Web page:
Under New Jersey law, you must give your child an education that is academically “equivalent” to what he or she would receive at school.
“Equivalent” does not mean “identical.” In practice, if parents have been making a good-faith effort to give their child an education that is appropriate for the child’s age and covers the major subjects, the courts have not ordered them to stop homeschooling.
For comparison purposes, New Jersey’s public high schools usually offer instruction in the following areas:
- language arts (4 years),
- math (3 years),
- science (3 years),
- world history (1 year),
- civics and/or U.S. and New Jersey history (2 years),
- health/safety/physical education (2.5 hours per week for 4 years),
- financial/economic or business/entrepreneurial (1 semester),
- visual or performing arts (1 year),
- foreign language (1 year, or show proficiency),
- career/technical/vocational (1 year), and
- “technological literacy,” civics, economics, geography, and “global content” (not as separate subjects, but “integrated” throughout).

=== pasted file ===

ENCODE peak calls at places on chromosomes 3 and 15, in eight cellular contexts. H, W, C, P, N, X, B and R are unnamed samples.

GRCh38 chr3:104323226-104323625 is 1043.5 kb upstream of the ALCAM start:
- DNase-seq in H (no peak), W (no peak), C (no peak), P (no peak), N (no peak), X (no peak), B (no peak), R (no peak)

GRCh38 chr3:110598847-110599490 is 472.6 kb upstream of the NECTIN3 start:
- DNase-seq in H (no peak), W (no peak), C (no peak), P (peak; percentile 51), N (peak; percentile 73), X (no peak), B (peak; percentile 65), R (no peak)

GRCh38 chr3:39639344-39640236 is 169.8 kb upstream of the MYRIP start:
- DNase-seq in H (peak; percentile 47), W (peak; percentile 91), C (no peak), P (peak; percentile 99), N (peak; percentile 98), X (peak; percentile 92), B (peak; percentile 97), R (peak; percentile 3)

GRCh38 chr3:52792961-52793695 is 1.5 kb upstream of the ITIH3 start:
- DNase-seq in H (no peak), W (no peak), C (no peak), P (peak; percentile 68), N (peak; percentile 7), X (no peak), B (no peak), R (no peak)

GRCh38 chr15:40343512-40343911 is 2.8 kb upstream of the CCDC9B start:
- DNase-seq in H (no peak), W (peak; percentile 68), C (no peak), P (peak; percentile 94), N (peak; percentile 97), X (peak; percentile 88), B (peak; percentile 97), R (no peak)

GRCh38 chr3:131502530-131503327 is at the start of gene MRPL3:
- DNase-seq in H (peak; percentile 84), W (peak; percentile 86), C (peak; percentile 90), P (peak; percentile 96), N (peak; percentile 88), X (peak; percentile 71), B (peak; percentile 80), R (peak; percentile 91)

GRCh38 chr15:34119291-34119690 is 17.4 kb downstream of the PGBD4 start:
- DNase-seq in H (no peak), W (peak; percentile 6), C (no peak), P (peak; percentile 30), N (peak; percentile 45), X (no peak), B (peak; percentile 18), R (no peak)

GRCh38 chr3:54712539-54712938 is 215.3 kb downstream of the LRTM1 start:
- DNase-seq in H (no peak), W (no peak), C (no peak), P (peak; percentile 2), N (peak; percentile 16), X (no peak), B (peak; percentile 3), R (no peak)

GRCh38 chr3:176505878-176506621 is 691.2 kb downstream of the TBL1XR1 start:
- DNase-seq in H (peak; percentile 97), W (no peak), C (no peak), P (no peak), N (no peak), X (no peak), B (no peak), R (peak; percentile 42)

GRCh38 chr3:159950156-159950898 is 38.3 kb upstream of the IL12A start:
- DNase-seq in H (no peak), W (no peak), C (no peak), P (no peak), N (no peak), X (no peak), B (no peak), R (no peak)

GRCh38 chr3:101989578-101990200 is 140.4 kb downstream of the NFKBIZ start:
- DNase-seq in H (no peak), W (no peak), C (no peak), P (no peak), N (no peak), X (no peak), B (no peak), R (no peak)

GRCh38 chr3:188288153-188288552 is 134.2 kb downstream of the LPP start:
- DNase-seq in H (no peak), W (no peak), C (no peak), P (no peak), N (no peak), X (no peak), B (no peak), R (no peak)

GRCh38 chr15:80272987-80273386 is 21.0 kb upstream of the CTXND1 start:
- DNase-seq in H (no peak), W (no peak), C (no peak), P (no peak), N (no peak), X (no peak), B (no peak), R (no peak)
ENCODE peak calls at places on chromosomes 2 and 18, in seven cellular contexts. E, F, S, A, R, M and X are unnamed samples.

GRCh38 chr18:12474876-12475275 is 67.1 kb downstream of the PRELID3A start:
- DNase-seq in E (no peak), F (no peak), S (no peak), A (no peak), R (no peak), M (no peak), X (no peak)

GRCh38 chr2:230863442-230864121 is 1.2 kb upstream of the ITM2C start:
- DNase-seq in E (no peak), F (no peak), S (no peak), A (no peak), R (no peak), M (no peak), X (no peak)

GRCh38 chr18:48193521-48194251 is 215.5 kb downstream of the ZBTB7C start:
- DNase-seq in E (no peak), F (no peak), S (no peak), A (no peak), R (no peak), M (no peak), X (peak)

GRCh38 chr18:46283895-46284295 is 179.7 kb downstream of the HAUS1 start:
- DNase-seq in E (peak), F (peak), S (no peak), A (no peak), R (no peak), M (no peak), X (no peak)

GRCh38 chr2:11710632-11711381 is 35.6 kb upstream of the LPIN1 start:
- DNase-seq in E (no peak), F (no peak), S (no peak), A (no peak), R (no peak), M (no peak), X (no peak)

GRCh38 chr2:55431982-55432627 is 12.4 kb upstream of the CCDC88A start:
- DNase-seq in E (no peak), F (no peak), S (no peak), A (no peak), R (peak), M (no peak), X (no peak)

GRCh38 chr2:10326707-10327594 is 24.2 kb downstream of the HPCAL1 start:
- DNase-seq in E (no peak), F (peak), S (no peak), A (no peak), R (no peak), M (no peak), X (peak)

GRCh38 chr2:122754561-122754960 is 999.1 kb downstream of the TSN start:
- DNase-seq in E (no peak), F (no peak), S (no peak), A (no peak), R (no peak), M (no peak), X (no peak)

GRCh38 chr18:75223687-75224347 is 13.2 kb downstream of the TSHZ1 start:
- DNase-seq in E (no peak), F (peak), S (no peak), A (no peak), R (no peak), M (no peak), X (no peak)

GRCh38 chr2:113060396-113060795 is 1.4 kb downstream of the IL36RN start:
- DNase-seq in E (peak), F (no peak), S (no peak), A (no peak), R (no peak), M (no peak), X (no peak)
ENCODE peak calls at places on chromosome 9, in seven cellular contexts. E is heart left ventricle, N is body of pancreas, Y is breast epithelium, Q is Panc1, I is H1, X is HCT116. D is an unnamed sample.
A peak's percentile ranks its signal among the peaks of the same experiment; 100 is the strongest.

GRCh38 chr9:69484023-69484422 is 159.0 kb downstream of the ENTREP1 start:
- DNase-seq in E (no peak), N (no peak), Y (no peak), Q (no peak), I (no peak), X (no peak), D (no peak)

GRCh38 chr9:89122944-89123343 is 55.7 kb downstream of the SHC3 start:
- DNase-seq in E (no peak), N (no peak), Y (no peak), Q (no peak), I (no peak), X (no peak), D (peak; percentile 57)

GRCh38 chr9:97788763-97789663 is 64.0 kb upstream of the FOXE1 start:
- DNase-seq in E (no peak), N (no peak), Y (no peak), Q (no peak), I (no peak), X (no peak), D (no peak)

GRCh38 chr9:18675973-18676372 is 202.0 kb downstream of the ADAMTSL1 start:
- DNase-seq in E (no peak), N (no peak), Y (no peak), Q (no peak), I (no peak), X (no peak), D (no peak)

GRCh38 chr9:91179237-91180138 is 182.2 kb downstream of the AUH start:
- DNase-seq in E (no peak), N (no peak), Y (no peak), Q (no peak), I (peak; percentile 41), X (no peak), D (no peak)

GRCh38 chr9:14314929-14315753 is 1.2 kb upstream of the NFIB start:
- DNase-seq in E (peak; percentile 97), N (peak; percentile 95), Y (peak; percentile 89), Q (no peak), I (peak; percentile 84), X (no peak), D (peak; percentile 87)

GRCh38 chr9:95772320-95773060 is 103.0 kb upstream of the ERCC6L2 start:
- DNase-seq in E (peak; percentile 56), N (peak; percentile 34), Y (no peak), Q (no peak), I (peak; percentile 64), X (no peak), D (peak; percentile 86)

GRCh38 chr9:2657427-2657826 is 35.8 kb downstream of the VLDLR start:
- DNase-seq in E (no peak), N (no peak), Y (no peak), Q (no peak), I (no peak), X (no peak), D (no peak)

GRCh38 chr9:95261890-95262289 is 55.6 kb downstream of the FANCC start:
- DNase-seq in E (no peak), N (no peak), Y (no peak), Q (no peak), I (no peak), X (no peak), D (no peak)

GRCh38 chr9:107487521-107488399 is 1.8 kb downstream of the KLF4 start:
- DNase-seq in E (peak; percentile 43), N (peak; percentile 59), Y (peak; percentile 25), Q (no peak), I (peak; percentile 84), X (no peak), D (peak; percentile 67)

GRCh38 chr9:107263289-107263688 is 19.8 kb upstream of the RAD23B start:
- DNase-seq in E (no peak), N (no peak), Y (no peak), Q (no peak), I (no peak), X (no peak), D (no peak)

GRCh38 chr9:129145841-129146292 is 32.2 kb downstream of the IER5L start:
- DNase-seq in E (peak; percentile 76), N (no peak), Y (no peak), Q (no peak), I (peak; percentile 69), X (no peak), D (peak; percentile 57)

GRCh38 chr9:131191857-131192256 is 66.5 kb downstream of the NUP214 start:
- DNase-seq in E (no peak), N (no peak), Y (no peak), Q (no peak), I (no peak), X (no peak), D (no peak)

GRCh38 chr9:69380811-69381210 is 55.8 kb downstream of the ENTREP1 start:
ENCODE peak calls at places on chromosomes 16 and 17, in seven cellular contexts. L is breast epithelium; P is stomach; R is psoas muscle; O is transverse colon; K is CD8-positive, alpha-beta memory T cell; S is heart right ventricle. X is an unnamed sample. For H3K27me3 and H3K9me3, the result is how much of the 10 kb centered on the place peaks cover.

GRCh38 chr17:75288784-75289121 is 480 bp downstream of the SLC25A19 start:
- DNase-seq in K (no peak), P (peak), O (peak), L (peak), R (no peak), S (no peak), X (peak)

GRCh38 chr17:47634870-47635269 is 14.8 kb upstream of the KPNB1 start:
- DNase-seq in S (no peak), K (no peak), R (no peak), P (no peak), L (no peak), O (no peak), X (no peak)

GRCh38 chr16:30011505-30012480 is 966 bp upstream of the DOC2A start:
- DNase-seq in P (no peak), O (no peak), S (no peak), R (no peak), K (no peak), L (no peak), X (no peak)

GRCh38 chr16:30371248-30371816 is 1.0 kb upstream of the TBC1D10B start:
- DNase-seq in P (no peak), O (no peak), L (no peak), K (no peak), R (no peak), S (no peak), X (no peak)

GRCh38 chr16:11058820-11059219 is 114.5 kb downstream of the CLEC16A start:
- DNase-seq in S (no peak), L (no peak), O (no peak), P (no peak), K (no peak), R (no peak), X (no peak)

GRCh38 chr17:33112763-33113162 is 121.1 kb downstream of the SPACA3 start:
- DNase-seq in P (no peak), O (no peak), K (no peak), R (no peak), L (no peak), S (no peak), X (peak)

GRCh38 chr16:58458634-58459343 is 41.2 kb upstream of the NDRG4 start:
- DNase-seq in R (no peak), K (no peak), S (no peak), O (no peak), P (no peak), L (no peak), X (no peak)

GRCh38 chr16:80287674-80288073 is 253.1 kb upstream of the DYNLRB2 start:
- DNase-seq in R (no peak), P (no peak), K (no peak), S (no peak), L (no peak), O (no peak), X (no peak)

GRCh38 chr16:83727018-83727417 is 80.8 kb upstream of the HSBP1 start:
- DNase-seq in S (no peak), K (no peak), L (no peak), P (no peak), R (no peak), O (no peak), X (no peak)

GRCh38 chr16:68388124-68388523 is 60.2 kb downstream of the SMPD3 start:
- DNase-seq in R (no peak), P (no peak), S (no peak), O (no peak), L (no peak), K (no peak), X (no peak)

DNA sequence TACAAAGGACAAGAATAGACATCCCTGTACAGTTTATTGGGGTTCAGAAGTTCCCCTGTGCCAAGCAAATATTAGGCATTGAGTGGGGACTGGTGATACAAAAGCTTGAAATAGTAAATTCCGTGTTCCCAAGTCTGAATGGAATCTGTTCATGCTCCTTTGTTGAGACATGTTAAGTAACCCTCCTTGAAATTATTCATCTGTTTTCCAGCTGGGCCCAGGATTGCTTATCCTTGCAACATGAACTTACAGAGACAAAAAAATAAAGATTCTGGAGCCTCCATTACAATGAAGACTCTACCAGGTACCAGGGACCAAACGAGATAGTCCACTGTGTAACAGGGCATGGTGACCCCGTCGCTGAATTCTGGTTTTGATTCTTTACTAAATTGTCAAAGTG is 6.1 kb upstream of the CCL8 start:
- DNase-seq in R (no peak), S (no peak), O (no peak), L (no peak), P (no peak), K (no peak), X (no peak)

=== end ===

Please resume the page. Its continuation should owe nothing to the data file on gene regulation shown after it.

Also for comparison purposes, the GED tests reading, writing, social studies, science, and math.
See the New Jersey Department of Education’s answers to frequently asked questions regarding homeschooling here.
Note: School districts occasionally demand that families send written notice that they are homeschooling, or get approval from the district—but these are not required under the law.
Please note: The information on this page has been reviewed by an attorney, but it should not be taken as legal advice specific to your individual situation.